Global Challenges and Dilemmas in End of Life Care DUMF5126
- Academic Session: 2023-24
- School: School of Interdisciplinary Studies
- Credits: 20
- Level: Level 5 (SCQF level 11)
- Typically Offered: Semester 1
- Available to Visiting Students: No
- Taught Wholly by Distance Learning: Yes
This course sets out the demographic, epidemiological and policy dimensions of delivering end of life care in the global context, taking account of differing settings, such as home, hospital, care home, and hospice. It will explore the rise of the modern field of hospice and palliative care, examining core elements, debates and models of service organisation and practice. The course will interrogate the current evidence on the global development of palliative care, the relevant indicators, the methodological challenges and the applications of evidence to global policy making processes. It will consider the roles of key agencies and non-state actors in advocating for palliative care as a human right and an aspect of Universal Health Coverage. It will normally examine selected case studies of end of life care delivery in Japan, India, and Scotland and consider the efficacy of specific interventions such as the Liverpool Care Pathway, Hospice Medicare and the World Health Organization (WHO) pain ladder.
Online delivery - None
Online delivery - 1x 90 minute seminar per week
1. Essay of 2,500-3,000 words (75%) [ILOs 1, 2 and 3]
2. Powerpoint presentation with recorded audio commentary lasting 10 minutes (25%) [ILOs 1, 2 and 3]
1. To develop students' understanding of the history, development and current challenges for end of life care delivery in the face of global demographic and epidemiological changes.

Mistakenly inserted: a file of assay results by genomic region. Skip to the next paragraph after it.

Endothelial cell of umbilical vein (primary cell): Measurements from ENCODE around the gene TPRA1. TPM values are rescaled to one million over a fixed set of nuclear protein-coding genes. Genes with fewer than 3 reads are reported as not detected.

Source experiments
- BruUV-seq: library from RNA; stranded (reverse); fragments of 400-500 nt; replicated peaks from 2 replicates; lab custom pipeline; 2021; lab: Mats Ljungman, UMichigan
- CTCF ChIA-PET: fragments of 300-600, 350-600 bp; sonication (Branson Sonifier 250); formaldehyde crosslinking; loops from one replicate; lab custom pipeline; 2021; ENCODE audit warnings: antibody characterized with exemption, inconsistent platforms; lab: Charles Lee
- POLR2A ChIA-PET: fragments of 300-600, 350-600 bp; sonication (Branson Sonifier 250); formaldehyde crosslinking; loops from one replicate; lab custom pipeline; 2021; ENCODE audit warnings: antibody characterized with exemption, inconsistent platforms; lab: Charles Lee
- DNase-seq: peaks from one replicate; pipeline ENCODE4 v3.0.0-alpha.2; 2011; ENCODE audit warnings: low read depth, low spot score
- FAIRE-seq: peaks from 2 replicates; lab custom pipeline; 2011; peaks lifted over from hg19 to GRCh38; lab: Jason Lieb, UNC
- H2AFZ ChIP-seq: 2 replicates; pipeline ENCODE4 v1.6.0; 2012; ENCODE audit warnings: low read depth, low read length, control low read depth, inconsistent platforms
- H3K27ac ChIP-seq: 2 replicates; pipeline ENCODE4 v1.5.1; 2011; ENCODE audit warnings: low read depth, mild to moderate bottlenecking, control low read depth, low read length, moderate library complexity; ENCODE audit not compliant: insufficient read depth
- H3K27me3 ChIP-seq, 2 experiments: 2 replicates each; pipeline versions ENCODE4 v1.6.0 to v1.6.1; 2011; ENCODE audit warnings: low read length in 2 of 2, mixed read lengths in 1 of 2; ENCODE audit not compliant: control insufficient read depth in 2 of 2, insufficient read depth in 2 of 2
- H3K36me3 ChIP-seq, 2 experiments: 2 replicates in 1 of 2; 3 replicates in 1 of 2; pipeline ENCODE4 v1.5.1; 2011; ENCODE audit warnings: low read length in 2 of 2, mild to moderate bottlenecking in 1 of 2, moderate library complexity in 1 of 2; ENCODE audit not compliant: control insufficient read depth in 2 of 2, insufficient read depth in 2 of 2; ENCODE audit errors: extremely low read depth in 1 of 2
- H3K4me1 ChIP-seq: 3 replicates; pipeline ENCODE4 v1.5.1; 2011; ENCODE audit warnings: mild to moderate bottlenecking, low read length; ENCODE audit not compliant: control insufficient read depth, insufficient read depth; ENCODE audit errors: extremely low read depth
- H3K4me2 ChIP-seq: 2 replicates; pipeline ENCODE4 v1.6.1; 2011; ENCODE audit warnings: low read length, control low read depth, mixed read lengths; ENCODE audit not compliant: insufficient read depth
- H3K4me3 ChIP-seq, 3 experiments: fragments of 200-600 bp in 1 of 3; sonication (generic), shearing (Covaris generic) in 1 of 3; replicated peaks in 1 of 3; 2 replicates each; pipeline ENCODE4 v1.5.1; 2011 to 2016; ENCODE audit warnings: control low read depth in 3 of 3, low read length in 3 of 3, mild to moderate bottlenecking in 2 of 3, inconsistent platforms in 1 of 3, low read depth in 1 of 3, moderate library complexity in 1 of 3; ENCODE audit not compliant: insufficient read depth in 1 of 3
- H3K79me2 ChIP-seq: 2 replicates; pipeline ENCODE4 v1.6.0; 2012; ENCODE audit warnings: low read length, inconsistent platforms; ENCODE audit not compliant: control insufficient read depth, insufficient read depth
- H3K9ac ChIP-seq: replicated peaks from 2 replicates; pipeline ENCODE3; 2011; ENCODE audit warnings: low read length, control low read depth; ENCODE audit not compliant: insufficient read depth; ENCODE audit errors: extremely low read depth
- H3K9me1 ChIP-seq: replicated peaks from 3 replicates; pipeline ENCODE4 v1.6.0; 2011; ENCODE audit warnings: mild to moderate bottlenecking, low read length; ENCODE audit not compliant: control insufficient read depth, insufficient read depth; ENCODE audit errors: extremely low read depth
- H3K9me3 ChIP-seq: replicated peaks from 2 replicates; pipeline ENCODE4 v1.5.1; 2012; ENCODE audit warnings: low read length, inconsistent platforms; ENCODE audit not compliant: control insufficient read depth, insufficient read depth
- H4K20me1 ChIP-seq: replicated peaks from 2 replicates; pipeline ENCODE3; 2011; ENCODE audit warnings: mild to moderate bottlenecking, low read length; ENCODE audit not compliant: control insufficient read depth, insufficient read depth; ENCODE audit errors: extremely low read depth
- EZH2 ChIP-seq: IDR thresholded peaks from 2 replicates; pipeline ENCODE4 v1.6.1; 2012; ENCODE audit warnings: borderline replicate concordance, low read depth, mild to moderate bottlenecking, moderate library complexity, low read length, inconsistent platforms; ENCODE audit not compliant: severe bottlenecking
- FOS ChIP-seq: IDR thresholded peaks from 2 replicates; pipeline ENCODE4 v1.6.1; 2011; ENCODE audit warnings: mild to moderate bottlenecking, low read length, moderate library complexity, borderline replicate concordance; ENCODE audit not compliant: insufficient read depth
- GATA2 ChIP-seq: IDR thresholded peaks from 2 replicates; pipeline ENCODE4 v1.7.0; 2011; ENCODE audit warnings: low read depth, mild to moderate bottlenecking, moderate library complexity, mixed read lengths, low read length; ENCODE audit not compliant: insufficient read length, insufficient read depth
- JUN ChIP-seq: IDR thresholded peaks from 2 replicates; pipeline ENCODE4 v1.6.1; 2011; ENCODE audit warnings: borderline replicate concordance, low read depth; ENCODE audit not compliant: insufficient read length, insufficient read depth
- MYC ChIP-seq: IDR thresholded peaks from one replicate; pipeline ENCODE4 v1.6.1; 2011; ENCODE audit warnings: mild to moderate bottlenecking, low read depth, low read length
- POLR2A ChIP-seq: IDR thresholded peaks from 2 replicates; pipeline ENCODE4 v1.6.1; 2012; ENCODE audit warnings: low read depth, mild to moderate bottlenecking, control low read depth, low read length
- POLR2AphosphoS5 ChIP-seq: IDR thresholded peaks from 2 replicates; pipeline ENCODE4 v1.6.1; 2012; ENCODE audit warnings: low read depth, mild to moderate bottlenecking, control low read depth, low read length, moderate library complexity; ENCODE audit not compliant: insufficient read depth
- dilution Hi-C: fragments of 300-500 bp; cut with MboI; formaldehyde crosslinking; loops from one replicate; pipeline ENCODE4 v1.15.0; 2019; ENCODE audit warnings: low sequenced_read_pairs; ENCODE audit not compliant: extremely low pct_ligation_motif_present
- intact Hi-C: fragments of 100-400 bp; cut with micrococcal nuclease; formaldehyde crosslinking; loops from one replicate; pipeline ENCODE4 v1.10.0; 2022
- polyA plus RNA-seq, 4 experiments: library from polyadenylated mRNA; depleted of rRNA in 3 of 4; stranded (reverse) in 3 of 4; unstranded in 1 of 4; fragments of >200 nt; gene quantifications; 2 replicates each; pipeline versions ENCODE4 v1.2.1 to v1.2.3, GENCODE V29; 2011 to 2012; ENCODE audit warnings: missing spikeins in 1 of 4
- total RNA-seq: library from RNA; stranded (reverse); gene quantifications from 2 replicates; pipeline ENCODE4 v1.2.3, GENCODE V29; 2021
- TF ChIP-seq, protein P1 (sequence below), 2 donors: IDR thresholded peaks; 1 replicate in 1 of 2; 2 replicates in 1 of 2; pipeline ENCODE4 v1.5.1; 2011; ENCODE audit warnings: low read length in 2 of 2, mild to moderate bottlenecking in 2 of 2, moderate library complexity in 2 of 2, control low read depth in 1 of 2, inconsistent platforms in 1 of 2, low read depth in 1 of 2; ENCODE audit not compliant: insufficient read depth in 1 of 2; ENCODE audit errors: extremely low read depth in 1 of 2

2. To introduce students to the diverse literature on global end of life care development, and foster critical skills in assessing the chosen frames, methodologies and values that underpin them.
3 To enable students to develop skills in assessing the value claims and competencies that are made for palliative care as well as its underlying principles and 'culture' - and to understand the consequences of these for the global field.
Intended Learning Outcomes of Course
By the end of this course students will be able to:
1. Evaluate the developing need for end of life care globally, and the extent to which this is being met by available provision of relevant services, along with associated threats and opportunities.
2. Critique key methodological and theoretical debates in the literature on the global provision of end of life care.
3. Analyse competing perspectives in policy and organisational strategies for end of life care, the roles of key national and international factors within these, and also the specific cultural values that attach to palliative care.
Minimum Requirement for Award of Credits
Students must submit at least 75% by weight of the components (including examinations) of the course's summative assessment.